Shortly before NBA commissioner Adam Silver delivered a lifetime ban and $2.5 million fine — the maximum allowable under the NBA constitution — to Los Angeles Clippers owner Donald Sterling, DeMar DeRozan spoke to Toronto media about the situation.
A Los Angeles native, DeRozan told media on Saturday afternoon in Brooklyn that he didn’t think he would ever be able to play for Sterling after hearing the comments attributed to him in a recording sent to TMZ Sports.
On Tuesday, having had time to mull over the situation, DeRozan’s stance was much stronger. He did not think a fine or suspension would be enough.
“All the players and everybody going through it now, they wouldn’t feel comfortable playing under somebody like that or working under somebody like that,” DeRozan said. “If it’s just a suspension or he’s still going to be there in the long run, it’s just not healthy.”
In addition to the lifetime ban and fine, Silver said he would be urging the Board of Governors to exercise its authority to force the sale of the team. He also said he was confident that he would get the three-quarters vote needed from the league’s other NBA owners.
DeRozan: “We’re United.”
Shortly after Silver’s announcement, responses from around the league came flooding in. Maple Leaf Sports and Entertainment issued a release in support of Silver’s decision.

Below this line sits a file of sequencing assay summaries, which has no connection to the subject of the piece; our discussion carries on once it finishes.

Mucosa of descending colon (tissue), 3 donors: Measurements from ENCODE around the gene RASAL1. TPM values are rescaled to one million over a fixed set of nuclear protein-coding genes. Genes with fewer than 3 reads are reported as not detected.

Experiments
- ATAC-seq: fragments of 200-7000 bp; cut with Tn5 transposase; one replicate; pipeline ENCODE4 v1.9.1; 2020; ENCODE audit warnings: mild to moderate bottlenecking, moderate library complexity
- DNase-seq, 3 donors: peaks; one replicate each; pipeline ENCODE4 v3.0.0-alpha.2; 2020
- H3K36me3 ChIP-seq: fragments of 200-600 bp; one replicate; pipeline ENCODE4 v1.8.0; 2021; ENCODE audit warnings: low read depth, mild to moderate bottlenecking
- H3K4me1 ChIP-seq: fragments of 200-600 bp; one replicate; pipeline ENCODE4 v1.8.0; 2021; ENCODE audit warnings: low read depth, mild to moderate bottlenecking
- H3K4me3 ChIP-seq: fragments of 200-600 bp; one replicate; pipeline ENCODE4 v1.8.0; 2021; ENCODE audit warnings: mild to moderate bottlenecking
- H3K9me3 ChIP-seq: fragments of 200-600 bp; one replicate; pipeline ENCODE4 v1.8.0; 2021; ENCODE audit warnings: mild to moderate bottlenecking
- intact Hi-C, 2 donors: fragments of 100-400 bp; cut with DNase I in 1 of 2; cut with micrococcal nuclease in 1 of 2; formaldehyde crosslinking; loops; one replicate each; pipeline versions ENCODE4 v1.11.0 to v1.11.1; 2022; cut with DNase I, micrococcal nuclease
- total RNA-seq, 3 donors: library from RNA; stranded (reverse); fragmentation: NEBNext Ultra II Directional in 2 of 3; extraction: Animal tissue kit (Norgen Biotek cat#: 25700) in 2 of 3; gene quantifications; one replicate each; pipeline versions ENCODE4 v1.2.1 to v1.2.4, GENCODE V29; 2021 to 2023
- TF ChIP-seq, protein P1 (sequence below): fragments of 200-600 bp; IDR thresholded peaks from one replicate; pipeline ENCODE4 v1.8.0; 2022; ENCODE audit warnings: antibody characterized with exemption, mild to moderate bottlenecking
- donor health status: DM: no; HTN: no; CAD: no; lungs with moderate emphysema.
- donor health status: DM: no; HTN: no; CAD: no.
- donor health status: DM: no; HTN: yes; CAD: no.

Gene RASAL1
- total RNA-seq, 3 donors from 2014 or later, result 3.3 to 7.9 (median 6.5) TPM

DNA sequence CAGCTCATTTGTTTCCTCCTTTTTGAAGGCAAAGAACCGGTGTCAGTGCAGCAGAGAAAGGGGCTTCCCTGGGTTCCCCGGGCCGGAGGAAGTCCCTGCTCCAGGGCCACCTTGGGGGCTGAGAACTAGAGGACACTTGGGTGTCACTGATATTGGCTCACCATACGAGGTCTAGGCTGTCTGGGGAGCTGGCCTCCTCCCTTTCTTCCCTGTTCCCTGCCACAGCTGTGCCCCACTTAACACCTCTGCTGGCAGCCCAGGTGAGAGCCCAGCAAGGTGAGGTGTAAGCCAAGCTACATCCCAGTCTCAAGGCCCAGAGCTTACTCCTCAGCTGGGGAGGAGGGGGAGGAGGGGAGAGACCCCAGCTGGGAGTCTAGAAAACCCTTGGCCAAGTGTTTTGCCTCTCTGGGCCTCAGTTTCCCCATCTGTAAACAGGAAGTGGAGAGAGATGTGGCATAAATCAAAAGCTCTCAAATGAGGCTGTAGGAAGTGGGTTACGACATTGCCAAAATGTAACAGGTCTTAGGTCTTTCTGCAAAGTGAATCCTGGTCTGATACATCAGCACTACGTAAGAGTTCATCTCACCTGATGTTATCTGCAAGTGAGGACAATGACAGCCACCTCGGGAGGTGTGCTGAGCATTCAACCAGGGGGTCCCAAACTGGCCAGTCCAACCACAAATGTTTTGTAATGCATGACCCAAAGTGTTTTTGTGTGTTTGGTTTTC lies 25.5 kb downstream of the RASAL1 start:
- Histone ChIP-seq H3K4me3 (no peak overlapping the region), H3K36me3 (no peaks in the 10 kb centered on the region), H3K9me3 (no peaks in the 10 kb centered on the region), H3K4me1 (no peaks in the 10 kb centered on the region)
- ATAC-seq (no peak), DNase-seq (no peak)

“As a proud member of the National Basketball Association, we stand strongly in our belief that the comments attributed to Mr. Sterling have no place in our society or sport,” MLSE said in the statement. “Our organization will always work to contribute to a culture of diversity and acceptance in this league and fully support the actions taken today. We thank Commissioner Adam Silver, and all of the NBA players, for their leadership on this important issue.”
As of 6:30 p.m. ET, Yahoo!’s Ball Don’t Lie published a post showing statements or releases from all 29 teams around the league in support of Silver’s decision.
Leading up to Tuesday’s ruling, everyone from Kareem Abdul-Jabbar to Barack Obama had spoken out against Sterling. With various teams showing their support for Clippers players and opposition to Sterling by wearing black socks or shooting shirts turned inside-out, the Raptors said they would be doing something to show they are united with their peers in Los Angeles.
“We feel like we’re in the same situation with them,” DeRozan said. “We all play this game. We’re all going to stick together through any situation.
“That’s what it’s about,” DeRozan said. “We’re united. Especially as people, even outside of basketball. We’re united. You gotta respect that. That’s the great thing about us. Like I said, society is not in that place anymore. You see guys of all different cultures, different parts of the country, different parts of the world all coming together as one. Comments like that are uncalled for.”
Point guard Kyle Lowry nodded toward the Miami Heat’s silent protest of turning their shooting shirts inside out and dropping their warm-ups at centre court during Monday’s game against the Charlotte Bobcats as an indicator of the league’s players coming together as one.
“It’s just a brotherhood,” Lowry said. “The NBA is a brotherhood. It’s a fraternity and we all support each other, we support everything. If something happens to one or two individuals, we’re all going to support each other and that’s what makes the NBA and professional sports so special because there’s not many of us. At the end of the day, on the floor we’re enemies but off the floor we’re brothers.”